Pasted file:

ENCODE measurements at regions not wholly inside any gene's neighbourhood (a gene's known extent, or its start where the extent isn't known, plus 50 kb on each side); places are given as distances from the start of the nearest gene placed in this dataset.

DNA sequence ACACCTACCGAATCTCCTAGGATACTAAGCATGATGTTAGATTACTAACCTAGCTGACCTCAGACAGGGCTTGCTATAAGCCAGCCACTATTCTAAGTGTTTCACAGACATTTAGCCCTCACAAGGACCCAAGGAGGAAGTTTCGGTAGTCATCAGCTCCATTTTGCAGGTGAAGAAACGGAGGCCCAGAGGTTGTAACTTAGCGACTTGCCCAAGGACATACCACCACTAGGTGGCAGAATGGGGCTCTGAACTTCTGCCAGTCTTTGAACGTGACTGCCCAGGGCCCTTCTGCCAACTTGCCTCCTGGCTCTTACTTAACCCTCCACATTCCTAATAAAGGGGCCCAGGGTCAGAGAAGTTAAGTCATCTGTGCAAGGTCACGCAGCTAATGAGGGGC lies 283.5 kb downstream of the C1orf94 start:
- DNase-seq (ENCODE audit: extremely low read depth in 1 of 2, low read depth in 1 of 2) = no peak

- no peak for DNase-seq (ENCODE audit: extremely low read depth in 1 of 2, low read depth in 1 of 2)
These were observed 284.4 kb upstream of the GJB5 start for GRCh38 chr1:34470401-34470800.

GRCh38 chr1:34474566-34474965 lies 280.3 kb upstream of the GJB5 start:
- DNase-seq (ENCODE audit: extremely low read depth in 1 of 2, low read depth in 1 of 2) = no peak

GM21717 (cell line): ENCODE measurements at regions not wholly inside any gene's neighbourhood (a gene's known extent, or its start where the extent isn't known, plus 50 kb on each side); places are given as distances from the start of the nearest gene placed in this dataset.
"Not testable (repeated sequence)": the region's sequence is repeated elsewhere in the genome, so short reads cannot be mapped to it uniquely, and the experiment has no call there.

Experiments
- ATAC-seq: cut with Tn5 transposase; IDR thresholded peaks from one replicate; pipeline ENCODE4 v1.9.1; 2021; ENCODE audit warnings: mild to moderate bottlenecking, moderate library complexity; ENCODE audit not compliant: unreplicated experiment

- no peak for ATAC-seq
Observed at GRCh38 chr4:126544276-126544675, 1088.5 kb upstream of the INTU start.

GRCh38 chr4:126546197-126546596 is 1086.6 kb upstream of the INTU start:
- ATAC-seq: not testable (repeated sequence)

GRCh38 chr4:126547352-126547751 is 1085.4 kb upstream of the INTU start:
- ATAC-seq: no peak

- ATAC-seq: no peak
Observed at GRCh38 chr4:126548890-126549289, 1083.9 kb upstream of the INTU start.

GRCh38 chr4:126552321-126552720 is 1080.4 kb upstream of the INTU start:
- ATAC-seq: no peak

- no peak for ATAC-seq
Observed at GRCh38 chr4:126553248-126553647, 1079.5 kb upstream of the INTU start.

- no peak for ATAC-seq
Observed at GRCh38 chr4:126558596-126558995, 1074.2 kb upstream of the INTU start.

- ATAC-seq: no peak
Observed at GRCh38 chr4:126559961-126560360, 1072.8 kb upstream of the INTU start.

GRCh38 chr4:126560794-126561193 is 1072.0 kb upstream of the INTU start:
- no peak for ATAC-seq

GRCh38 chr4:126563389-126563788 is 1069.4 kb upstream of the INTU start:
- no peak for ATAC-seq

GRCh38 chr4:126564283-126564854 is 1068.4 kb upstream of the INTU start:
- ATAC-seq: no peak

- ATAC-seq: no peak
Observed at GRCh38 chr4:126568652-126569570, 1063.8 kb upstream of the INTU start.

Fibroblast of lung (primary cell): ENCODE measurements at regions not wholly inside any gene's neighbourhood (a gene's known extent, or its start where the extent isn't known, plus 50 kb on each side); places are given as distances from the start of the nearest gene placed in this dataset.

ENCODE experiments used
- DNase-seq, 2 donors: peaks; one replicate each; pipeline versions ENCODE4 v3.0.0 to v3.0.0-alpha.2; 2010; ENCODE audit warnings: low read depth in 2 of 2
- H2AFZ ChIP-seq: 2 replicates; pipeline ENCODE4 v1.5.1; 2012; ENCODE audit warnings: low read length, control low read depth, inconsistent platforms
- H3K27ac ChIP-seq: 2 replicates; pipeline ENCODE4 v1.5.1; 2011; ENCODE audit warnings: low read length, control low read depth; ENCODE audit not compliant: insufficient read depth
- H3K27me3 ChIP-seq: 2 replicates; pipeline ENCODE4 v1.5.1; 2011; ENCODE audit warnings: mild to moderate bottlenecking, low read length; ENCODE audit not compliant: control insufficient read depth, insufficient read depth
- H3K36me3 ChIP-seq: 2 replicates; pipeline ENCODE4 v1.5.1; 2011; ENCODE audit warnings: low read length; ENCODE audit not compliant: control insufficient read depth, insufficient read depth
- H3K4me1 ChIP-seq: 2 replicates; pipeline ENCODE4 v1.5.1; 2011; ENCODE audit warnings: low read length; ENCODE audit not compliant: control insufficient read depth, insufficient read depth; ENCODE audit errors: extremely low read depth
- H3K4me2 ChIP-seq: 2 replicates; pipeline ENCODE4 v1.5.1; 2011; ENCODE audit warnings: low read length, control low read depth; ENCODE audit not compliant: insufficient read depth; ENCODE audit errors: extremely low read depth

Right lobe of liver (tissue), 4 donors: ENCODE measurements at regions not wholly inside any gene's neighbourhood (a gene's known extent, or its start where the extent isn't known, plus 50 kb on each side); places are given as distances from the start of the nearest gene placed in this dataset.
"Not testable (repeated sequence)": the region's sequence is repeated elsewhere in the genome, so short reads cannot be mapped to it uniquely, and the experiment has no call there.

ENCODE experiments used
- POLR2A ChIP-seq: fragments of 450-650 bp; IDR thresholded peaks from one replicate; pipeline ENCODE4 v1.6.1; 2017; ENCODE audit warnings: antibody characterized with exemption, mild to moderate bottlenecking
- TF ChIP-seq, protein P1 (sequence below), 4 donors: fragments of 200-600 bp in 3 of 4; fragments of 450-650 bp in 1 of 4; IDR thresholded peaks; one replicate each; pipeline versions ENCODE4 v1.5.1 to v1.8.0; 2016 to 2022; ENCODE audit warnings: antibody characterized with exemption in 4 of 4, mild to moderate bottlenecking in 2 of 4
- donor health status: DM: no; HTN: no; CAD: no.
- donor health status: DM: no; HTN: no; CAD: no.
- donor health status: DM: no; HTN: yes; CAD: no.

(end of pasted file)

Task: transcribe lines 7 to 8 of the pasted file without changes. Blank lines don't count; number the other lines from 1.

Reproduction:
- DNase-seq (ENCODE audit: extremely low read depth in 1 of 2, low read depth in 1 of 2) = no peak

GM21717 (cell line): ENCODE measurements at regions not wholly inside any gene's neighbourhood (a gene's known extent, or its start where the extent isn't known, plus 50 kb on each side); places are given as distances from the start of the nearest gene placed in this dataset.